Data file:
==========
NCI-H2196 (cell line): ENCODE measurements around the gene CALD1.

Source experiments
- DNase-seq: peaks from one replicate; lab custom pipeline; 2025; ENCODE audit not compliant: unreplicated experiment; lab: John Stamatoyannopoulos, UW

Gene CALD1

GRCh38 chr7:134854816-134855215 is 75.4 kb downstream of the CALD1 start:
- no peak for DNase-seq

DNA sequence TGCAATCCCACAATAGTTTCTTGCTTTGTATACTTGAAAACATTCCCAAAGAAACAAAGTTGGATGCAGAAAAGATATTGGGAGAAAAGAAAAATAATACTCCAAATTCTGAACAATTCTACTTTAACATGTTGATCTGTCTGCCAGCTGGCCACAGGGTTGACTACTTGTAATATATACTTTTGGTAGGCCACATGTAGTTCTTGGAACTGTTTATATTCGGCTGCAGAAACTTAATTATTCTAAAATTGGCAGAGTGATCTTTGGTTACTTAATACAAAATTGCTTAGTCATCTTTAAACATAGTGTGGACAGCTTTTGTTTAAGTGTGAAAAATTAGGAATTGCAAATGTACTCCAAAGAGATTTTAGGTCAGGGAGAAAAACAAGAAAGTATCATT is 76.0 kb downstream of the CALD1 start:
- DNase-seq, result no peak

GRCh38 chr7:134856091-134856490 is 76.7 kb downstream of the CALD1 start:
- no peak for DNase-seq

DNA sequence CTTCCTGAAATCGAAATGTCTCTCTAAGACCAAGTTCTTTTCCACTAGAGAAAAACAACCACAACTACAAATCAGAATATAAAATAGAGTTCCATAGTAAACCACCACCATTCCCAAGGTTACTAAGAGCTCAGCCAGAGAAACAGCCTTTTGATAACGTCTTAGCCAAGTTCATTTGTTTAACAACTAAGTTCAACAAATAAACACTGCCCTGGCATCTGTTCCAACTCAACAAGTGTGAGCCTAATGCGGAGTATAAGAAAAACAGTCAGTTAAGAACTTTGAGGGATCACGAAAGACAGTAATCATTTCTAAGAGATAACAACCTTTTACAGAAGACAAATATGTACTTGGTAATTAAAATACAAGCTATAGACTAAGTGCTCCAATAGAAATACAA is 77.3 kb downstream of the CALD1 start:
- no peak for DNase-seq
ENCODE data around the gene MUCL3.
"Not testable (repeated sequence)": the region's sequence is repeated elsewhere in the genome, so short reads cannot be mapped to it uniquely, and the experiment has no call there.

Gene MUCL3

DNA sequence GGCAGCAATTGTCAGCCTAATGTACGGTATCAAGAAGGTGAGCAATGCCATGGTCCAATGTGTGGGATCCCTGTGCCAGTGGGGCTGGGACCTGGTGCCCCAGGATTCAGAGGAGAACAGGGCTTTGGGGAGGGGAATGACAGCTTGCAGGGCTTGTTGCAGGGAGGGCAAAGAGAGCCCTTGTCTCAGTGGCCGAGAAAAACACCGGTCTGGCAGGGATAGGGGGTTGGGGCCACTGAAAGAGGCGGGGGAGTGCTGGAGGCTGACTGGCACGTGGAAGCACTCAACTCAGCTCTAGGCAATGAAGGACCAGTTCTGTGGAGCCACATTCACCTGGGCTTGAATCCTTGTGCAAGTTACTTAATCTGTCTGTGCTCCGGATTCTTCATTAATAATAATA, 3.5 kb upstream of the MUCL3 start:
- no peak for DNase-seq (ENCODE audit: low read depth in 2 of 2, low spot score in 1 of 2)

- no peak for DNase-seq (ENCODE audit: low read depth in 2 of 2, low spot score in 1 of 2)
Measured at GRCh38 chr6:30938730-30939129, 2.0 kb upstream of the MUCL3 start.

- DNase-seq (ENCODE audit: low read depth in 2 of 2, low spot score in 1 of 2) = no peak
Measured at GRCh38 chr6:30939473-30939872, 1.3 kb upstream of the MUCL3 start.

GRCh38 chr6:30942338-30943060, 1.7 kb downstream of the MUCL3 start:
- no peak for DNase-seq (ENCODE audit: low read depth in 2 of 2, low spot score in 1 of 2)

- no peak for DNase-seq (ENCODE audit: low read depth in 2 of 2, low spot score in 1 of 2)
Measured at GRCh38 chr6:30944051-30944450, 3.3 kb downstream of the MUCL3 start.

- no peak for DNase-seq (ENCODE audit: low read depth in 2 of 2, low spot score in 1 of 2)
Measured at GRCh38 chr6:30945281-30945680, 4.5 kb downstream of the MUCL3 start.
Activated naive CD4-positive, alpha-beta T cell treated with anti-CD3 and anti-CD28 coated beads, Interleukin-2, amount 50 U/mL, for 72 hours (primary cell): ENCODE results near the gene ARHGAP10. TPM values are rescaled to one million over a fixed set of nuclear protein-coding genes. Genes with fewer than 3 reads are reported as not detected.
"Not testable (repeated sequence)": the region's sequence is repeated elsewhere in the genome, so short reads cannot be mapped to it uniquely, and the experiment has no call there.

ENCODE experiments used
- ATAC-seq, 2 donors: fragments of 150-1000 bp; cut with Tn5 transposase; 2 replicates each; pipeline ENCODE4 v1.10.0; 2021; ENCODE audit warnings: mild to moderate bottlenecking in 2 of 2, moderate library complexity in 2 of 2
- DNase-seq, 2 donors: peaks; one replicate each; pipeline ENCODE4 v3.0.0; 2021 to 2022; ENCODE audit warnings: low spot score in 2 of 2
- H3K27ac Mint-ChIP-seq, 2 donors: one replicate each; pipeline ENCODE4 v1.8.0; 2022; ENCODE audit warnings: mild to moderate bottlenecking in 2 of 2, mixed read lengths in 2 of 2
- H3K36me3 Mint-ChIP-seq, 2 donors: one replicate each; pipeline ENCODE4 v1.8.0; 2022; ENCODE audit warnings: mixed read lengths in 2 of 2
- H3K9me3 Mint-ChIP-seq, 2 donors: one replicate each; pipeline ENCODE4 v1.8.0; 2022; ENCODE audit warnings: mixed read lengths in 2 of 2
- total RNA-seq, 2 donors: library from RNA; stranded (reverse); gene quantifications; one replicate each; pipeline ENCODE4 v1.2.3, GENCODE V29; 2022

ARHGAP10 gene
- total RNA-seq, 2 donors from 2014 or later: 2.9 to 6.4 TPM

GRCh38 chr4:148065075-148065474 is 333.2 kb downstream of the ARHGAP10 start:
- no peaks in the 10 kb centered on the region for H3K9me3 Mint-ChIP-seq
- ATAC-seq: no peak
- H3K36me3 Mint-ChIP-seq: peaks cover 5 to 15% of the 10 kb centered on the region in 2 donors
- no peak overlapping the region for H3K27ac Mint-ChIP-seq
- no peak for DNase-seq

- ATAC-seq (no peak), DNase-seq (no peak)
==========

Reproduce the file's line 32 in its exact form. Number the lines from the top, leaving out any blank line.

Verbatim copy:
- DNase-seq, 2 donors: peaks; one replicate each; pipeline ENCODE4 v3.0.0; 2021 to 2022; ENCODE audit warnings: low spot score in 2 of 2